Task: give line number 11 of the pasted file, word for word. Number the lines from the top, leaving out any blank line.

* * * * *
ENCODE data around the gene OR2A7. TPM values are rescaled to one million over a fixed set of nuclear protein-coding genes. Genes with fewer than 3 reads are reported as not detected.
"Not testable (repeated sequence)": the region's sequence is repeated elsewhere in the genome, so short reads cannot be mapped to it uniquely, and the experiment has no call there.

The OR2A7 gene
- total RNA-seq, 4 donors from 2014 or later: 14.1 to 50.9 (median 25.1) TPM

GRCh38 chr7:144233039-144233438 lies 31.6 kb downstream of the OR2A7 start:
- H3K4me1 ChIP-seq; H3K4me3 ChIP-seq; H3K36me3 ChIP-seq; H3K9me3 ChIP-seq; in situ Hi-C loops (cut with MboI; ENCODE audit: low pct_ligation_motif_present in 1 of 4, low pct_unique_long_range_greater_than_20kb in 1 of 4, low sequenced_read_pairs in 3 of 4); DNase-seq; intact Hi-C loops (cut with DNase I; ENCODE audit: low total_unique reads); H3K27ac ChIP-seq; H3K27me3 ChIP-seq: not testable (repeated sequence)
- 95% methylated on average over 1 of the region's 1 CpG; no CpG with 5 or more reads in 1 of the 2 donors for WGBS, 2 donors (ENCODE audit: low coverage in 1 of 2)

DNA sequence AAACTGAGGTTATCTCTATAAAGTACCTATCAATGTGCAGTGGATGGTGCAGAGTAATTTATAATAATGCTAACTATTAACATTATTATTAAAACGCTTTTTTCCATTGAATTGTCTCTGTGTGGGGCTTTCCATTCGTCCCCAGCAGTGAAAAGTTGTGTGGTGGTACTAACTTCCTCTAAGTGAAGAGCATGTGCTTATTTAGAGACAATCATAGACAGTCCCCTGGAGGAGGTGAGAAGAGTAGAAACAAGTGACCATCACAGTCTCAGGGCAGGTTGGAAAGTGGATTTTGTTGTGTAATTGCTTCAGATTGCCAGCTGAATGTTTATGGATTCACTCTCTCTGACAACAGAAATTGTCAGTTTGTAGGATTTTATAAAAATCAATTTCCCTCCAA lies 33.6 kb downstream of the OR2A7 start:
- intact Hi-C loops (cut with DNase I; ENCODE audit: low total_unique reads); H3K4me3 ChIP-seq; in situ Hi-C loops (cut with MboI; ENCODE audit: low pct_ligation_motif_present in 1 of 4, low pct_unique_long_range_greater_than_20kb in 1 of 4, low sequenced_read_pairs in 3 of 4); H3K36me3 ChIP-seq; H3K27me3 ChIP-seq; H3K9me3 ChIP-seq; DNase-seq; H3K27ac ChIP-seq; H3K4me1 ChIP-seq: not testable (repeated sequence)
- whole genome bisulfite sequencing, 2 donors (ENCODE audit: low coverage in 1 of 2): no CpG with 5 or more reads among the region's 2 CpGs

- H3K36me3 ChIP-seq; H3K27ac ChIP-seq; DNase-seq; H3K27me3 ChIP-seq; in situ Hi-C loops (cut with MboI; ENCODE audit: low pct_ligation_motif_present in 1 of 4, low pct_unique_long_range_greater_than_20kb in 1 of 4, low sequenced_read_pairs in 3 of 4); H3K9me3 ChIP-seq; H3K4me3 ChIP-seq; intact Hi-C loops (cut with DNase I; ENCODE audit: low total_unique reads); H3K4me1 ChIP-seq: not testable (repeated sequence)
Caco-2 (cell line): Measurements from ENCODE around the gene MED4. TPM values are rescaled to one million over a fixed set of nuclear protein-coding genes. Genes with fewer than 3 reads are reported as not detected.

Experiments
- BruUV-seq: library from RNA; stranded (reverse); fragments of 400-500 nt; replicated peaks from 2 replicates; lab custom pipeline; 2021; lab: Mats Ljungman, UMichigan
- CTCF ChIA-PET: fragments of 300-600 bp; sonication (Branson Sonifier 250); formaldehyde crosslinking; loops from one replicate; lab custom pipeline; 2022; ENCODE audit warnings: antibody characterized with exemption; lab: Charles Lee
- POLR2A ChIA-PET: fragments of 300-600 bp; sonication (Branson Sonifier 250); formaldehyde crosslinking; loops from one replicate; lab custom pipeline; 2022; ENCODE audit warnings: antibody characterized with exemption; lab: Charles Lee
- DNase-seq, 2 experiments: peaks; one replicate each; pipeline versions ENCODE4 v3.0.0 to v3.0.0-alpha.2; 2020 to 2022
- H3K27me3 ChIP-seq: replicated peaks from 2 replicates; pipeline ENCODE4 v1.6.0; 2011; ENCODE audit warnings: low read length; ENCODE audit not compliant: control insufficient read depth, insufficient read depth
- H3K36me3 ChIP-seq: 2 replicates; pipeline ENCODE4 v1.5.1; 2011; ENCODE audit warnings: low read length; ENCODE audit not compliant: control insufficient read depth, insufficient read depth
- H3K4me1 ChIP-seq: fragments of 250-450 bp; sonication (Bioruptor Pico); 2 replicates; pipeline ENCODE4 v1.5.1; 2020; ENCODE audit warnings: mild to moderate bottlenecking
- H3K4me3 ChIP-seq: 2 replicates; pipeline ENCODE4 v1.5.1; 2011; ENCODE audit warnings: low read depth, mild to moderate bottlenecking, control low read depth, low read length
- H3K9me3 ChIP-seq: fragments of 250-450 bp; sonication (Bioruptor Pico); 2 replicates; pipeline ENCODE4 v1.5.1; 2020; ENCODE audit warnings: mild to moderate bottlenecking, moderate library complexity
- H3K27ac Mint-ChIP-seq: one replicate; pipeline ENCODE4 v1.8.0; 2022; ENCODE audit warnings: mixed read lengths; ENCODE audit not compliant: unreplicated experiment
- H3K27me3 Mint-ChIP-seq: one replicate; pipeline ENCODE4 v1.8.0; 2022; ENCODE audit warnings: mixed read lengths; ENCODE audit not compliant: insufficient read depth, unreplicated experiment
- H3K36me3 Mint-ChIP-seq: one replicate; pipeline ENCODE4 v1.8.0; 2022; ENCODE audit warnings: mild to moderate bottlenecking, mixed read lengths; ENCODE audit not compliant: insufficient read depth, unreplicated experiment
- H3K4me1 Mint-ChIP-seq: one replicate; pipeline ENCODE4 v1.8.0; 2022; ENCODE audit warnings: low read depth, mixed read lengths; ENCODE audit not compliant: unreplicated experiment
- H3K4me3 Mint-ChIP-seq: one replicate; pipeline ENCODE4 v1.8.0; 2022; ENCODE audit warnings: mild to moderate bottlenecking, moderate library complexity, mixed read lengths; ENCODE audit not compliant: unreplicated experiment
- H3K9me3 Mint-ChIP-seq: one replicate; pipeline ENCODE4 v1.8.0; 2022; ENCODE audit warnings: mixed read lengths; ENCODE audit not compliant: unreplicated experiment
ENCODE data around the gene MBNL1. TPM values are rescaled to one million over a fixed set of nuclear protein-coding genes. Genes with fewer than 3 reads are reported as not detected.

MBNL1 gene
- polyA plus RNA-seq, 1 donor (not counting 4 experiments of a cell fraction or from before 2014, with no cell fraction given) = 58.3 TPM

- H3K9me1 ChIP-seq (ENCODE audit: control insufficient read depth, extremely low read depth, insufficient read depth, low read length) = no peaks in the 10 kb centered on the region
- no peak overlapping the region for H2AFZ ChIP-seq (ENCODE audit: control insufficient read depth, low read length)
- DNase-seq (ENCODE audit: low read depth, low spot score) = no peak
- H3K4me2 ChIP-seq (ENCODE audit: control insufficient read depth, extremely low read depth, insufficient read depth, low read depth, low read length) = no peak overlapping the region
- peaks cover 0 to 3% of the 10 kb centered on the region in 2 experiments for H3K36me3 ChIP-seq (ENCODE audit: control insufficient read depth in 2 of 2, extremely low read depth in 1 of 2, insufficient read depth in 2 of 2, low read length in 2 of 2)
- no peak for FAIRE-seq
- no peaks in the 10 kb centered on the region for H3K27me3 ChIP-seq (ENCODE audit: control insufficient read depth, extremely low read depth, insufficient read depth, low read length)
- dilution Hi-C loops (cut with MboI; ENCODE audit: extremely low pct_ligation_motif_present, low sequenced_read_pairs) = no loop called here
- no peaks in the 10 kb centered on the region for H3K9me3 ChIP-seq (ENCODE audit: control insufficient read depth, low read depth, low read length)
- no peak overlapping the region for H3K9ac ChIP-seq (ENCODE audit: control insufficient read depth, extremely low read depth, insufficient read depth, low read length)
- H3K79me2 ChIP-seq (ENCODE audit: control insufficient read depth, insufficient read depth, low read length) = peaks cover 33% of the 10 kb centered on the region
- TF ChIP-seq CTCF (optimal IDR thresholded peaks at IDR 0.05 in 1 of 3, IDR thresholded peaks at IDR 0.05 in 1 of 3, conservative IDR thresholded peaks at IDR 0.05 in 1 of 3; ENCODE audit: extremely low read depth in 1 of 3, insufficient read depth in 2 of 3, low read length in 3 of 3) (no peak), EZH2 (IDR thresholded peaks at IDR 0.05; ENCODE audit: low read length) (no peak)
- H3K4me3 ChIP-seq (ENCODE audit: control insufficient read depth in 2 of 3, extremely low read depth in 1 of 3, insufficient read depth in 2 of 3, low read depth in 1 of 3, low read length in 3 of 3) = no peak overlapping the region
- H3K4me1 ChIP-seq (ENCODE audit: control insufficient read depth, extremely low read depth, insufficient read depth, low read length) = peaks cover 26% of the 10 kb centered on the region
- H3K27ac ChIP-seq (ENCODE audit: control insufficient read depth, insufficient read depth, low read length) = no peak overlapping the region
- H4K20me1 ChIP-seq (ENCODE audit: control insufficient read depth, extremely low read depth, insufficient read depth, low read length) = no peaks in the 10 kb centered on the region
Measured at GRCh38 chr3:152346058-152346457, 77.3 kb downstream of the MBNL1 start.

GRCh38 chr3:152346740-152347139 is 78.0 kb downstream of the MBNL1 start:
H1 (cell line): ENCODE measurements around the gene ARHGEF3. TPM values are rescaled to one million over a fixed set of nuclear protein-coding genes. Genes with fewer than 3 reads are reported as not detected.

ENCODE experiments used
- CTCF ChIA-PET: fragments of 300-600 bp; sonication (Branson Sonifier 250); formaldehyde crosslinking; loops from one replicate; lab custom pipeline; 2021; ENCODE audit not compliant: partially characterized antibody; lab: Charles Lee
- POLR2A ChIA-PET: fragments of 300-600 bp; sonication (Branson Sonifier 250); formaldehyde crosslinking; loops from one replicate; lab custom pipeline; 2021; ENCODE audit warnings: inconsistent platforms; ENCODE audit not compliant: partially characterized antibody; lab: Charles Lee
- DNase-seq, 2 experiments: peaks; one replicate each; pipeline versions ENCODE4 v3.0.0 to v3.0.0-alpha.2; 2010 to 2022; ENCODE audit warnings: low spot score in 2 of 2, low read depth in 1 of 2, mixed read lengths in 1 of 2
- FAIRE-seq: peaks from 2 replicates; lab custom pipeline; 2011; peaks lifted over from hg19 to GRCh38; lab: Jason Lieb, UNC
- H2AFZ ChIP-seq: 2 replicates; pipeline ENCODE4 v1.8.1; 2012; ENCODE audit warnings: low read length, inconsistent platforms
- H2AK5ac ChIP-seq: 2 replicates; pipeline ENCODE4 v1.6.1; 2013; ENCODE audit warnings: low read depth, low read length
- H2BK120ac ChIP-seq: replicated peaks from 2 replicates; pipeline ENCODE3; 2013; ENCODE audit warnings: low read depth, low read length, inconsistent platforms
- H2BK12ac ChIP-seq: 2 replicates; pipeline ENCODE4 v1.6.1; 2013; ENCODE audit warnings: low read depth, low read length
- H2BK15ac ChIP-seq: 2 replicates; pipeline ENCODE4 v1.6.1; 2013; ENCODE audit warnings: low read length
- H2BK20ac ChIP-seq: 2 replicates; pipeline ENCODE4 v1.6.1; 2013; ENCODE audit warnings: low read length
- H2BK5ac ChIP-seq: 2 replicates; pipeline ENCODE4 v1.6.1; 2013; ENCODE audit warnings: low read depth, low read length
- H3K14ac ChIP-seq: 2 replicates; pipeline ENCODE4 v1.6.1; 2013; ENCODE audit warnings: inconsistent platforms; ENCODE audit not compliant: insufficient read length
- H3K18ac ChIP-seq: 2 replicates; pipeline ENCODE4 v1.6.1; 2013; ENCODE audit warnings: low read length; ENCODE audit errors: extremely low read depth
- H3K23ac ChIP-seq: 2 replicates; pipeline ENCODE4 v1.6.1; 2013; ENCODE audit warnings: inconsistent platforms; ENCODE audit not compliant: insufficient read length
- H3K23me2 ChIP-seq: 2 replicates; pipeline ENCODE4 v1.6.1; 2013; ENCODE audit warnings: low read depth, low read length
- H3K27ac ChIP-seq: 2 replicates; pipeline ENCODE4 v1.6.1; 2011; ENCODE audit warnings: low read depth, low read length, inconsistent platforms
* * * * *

- H3K36me3 ChIP-seq; H3K27ac ChIP-seq; DNase-seq; H3K27me3 ChIP-seq; in situ Hi-C loops (cut with MboI; ENCODE audit: low pct_ligation_motif_present in 1 of 4, low pct_unique_long_range_greater_than_20kb in 1 of 4, low sequenced_read_pairs in 3 of 4); H3K9me3 ChIP-seq; H3K4me3 ChIP-seq; intact Hi-C loops (cut with DNase I; ENCODE audit: low total_unique reads); H3K4me1 ChIP-seq: not testable (repeated sequence)